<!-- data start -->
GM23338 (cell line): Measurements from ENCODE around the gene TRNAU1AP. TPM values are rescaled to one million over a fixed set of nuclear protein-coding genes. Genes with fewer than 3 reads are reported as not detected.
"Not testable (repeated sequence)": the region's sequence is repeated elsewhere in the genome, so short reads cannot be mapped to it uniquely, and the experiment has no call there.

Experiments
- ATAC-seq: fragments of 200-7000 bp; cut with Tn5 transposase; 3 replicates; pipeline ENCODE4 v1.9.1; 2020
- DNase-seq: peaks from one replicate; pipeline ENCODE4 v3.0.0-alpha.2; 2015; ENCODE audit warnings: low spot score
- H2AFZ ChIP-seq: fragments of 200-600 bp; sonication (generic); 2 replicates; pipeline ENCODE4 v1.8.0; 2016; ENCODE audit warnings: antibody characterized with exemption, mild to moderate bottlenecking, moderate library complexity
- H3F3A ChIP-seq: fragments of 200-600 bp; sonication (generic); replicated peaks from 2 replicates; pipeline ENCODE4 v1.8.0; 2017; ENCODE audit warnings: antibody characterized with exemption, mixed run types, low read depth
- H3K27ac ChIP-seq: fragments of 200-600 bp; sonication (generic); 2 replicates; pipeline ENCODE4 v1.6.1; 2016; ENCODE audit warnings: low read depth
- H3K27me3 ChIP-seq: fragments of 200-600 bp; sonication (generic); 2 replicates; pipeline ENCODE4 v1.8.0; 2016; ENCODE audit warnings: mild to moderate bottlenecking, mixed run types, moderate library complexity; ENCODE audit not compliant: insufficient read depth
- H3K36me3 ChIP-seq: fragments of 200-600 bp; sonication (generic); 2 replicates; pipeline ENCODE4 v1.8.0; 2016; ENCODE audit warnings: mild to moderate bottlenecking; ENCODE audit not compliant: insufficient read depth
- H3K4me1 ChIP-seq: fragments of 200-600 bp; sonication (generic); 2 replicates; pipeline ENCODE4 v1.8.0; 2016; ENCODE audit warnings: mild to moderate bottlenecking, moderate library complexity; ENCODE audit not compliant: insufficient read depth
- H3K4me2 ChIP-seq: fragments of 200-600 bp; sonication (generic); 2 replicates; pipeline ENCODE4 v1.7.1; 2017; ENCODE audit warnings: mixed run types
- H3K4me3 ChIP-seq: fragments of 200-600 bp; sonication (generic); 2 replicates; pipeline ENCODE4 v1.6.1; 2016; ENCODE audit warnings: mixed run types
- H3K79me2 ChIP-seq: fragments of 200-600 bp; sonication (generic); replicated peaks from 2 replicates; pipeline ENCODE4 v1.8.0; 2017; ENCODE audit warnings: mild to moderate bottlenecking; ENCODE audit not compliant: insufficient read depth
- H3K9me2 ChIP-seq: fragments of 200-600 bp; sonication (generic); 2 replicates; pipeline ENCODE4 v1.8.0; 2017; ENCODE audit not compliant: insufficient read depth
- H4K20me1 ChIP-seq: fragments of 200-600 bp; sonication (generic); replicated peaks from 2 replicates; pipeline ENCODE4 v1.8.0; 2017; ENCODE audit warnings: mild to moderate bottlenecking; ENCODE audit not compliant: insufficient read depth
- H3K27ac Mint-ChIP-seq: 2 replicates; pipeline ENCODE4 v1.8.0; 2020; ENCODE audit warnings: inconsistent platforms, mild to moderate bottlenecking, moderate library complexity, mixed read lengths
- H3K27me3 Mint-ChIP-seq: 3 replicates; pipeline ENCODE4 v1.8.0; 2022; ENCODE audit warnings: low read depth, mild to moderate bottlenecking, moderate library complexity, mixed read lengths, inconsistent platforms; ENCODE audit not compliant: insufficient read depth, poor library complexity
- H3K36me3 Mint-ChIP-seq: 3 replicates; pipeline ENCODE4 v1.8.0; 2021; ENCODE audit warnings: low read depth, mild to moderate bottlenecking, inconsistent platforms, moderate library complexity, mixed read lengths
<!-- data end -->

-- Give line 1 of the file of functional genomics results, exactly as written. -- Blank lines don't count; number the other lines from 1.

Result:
GM23338 (cell line): Measurements from ENCODE around the gene TRNAU1AP. TPM values are rescaled to one million over a fixed set of nuclear protein-coding genes. Genes with fewer than 3 reads are reported as not detected.